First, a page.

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Shining - In the Kingdom of Kitsch You Will Be a Monster

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Artist: Shining

Album: In the Kingdom of Kitsch You Will Be a Monster

Label: Rune Grammofon

Review date: Jun. 8, 2005

Shining, helmed by former Jaga Jazzist member Jørgen Munkeby, is the sort of group that renders music-journalism clichés utterly impotent: no matter how many genre names and adjectives one strings together, it’s nearly impossible to find an adequate way of describing their music. It’s doubtful that In the Kingdom of Kitsch You Will Be a Monster, their debut on Rune Grammofon, will ever be filed in the rock section, but it wouldn’t fit too comfortably under jazz, either: in this Kingdom, King Crimson-inspired metal and traditionalist bebop peacefully coexist.

Munkeby and Co. show no hesitation in mixing together all the sounds in their heads, and are surprisingly unselfconscious about doing so. Contrary to what one might expect, the band’s absurd-in-theory transitions - whether it be from serpentine soprano sax solos to bombastic blasts of industrial noise, or from theremin-haunted sci-fi melodies to hip-hop beatboxing - rarely feel gratuitous or pretentious. While their novelty certainly adds more than a little to their appeal, Shining are a remarkably straightforward and gimmick-free group.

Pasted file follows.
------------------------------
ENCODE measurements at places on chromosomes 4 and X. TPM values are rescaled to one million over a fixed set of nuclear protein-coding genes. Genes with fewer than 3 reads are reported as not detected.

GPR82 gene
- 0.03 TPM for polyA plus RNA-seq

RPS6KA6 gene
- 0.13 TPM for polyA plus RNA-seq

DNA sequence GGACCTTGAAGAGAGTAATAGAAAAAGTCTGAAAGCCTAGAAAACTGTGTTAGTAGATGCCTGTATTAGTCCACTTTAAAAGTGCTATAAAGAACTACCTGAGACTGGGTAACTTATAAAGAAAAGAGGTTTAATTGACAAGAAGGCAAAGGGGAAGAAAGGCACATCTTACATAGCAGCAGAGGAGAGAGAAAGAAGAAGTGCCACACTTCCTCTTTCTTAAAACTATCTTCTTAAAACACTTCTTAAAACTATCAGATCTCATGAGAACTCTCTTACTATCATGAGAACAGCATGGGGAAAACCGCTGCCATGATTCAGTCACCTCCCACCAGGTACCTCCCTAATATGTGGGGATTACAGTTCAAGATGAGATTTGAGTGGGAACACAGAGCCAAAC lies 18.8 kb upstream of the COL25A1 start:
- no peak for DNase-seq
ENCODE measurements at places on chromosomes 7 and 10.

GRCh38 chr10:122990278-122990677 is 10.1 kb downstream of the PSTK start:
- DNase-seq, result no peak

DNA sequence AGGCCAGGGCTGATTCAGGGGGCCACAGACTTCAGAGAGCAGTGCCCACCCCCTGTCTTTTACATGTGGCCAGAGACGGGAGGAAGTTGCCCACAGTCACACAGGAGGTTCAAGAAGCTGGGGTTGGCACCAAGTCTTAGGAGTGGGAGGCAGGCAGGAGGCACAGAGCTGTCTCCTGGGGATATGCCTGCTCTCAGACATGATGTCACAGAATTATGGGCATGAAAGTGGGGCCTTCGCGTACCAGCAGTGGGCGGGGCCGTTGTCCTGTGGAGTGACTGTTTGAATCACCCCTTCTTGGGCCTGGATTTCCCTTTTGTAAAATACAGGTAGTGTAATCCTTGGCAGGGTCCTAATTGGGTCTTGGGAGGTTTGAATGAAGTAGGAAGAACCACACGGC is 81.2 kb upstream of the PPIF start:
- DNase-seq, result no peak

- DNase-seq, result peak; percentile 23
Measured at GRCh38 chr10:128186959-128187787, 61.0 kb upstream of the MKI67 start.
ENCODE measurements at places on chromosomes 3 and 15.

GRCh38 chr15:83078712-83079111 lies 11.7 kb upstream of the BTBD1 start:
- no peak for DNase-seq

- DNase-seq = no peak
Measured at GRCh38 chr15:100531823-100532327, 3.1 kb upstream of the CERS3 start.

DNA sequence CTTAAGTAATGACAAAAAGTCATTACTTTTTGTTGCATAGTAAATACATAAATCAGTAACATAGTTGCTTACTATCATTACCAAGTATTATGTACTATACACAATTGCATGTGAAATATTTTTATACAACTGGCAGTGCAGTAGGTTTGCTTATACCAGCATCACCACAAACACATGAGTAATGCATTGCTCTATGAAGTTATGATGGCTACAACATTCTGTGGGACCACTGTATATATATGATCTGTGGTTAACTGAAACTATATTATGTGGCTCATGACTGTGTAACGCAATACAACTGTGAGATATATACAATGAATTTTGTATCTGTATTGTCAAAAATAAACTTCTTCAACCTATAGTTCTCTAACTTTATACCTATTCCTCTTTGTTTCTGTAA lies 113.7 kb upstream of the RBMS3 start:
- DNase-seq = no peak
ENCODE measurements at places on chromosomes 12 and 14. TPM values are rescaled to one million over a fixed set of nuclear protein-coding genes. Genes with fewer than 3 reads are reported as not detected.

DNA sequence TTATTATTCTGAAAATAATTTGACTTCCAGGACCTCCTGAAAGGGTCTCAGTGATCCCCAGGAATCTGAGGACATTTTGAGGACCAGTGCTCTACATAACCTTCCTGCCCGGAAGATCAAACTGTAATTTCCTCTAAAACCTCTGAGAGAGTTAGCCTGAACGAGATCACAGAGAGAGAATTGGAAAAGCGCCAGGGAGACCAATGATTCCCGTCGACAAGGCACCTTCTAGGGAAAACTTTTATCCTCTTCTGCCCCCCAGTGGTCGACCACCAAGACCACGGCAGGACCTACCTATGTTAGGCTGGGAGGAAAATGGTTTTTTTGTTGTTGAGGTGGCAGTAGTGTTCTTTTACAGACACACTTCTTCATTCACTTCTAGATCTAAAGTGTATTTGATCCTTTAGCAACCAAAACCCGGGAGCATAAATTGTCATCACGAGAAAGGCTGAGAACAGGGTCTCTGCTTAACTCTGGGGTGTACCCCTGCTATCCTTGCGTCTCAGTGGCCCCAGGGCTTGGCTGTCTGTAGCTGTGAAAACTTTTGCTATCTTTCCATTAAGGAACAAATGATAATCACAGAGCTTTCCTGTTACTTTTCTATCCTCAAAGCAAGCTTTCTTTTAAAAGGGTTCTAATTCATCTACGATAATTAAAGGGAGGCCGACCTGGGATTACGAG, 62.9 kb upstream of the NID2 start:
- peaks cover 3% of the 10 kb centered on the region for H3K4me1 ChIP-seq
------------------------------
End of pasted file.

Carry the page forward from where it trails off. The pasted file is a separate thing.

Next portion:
The key to In the Kingdom of Kitsch’s success lies in its exploitation of the similarities of the genres it draws upon, rather than the differences. While the hammering power chords that erupt midway through “Goretex Weather Report” come as a surprise at first, they quickly begin to seem like a perfectly acceptable counterpoint to the delicate sax riffing that precedes them. For Shining, such juxtapositions are not “ironic” or used for novelty’s sake, but rather reflect the logical outcome of a lifetime spent listening to vastly differing genres of music. Similarly, the album finds its coherence not via the usual means of mood and genre but in a much more musically concrete way, relying on repetition of keys and scales, consistent instrumentation, and similarity among melodic figures to bridge the stylistic gaps.

While the loudest moments on In the Kingdom of Kitsch are no doubt the most immediately appealing, the subtler pieces are even more striking: the fragile melodic lines that pop up on “Romani” and “You Can Try the Best You Can” seem to struggle to be heard through the cacophony that surrounds them, representative of the traditional structures buried beneath so much postmodern excess.

Shining are at their best when they find the right balance between wacky genre-mashing and melodic straightforwardness. On In the Kingdom of Kitch they largely avoid the avant-garde pitfall of overindulgence in conceptual whimsy and dissonant noodling, delivering an album that’s accessible enough for jazz neophytes, yet inventive and original enough to appeal to even the most demanding listener.

By Michael Cramer

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